Car thefts fell sharply in 2020/21, to 89,400, down from 113,000 the previous year. This fall has been attributed to an overall fall in crime due to the pandemic.
Yet despite the recent reduction in crime, motor vehicle thefts remain a serious problem in the UK.
From 2014/15 to 2018/19, motor thefts rose notably, a situation that correlates with cuts to police budgets by central government.
As a sense of normality returns to the UK, some fear crime - including car crime - will rise again.
Sadly, around 58% of vehicle crimes go unsolved. But there are some straightforward steps you can take to dramatically reduce the chances of being a victim - and make selling the vehicle or stolen parts much more difficult for the criminal.
It’s frustrating to pay out for such measures, but the alternative could be worse. As the Dutch philosopher Desiderius Erasmus said, "Prevention is better than cure".
It sounds obvious, but around 44% of cars are broken into via an unlocked door.
Double checking this simple measure could cut your chances of being a victim by nearly half.
Thieves are deterred by vehicles that are parked in well-lit areas - such as under lamp posts. It makes both vehicle and thief more visible to passers-by and CCTV.
Parking in a dark area could embolden a would-be car thief.
Also try to park as near to your home as possible.
Aside from stealing the vehicle itself, thieves are attracted to valuables left unattended inside. Make sure you take such items with you, or at least conceal them from view.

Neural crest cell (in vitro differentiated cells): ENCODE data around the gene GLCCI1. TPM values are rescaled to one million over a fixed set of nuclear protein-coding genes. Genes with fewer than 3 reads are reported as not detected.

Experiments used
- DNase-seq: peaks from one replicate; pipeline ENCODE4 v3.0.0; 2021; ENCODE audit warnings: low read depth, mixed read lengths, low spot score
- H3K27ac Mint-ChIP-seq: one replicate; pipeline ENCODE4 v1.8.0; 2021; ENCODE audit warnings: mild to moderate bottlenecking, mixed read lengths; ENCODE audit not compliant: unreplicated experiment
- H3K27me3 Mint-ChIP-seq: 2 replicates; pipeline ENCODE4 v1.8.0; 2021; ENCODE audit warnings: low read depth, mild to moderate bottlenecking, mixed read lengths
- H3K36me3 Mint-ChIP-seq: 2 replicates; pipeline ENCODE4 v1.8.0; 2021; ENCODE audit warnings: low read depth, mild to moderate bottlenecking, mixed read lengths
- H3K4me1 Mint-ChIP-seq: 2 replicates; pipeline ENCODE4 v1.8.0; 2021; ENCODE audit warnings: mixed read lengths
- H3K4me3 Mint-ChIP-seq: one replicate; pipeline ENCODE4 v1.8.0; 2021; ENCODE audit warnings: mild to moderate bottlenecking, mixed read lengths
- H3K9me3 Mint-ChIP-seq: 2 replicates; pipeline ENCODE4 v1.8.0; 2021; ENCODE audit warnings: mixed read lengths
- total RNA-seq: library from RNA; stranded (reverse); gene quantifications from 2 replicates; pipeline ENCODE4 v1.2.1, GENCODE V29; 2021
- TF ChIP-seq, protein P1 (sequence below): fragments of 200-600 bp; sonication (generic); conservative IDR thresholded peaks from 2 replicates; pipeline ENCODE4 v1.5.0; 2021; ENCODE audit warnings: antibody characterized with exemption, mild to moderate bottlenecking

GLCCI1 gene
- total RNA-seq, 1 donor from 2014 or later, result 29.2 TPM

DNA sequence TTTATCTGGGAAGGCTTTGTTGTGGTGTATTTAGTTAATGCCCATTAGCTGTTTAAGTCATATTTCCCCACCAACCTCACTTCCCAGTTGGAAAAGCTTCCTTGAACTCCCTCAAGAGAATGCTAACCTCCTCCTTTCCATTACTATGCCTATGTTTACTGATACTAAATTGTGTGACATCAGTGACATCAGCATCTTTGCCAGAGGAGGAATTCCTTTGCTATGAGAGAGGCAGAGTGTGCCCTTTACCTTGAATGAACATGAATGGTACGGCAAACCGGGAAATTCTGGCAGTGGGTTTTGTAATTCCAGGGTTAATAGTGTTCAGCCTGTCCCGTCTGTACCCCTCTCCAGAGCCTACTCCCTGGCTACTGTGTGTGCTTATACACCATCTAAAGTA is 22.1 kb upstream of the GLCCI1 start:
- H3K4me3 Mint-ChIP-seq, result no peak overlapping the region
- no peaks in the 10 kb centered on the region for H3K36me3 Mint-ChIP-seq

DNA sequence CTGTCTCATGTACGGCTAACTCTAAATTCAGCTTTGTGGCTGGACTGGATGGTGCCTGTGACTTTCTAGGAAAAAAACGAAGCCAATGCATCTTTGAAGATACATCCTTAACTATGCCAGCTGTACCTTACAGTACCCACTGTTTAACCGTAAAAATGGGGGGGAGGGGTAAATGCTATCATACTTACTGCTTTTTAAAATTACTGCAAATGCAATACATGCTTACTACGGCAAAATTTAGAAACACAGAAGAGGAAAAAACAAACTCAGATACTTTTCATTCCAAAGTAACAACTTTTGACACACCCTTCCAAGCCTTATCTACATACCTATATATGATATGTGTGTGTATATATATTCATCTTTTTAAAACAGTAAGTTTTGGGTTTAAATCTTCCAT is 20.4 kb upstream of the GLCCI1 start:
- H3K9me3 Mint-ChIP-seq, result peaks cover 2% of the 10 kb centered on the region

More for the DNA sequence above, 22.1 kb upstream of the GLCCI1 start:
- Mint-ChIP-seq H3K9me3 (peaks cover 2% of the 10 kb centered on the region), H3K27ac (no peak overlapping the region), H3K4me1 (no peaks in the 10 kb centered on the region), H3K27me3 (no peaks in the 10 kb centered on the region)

Anti-theft screws on number plates
Fix number plates with anti-theft screws. The special tools needed to remove them are unlikely to be carried by a thief.
Such criminals fit stolen plates to other vehicles to help them avoid detection - perhaps after stealing fuel or committing some other crime.
Keep car ownership details in your home.
If a thief steals your car and your VC5, it can be easier to sell on. Your VC5 may also be used for identity theft crimes.
Look for "Parkmark" car parks
"Parkmark" car parks meet particular security criteria.
Don't leave car keys on display in your home.
Secure alloy wheels with anti-tamper wheel nuts.
Don’t leave tailgate racks, top boxes or roof racks attached to your vehicle overnight.
Protect your catalytic converter - Use anti-theft devices such as the Catloc; park near walls to restrict access; install a tilt alarm; register your converter and use a forensic marker to make the thieves' lives harder.
Keyless car theft - or relay theft - involves criminals locating cars with keyless entry by using special equipment - namely a relay amplifier and a relay transmitter.
Criminals then work in pairs to identify the owner's home.
The individual with the amplifier then aims to amplify the signal from the keys in the property, which will be picked up by the transmitter, held by the second individual.
The transmitter will then send a signal to the car, which thinks the owner wishes to gain entry, and opens the locks.
- Storing keys in a metal tin (blocking the the signal from amplifiers)
- Keeping keys in an RFID-blocking pouch
- Using a steering lock or wheel clamp
- Parking in a way that restricts access to your vehicle
- Removing all valuables to make your car less attractive to thieves
- GPS tracker - this means you can track your car’s location from your smartphone. Cost: £35 - £200.
- Vehicle recovery system - these systems work like an electronic homing device and help police to track your vehicle - but they can cost upwards of £400.
- A hidden kill switch - these devices cut electrical current to a vital part of your car, such as the fuse box or ignition. They must be hidden from view. They cost as little as £10 but require a trained mechanic to install.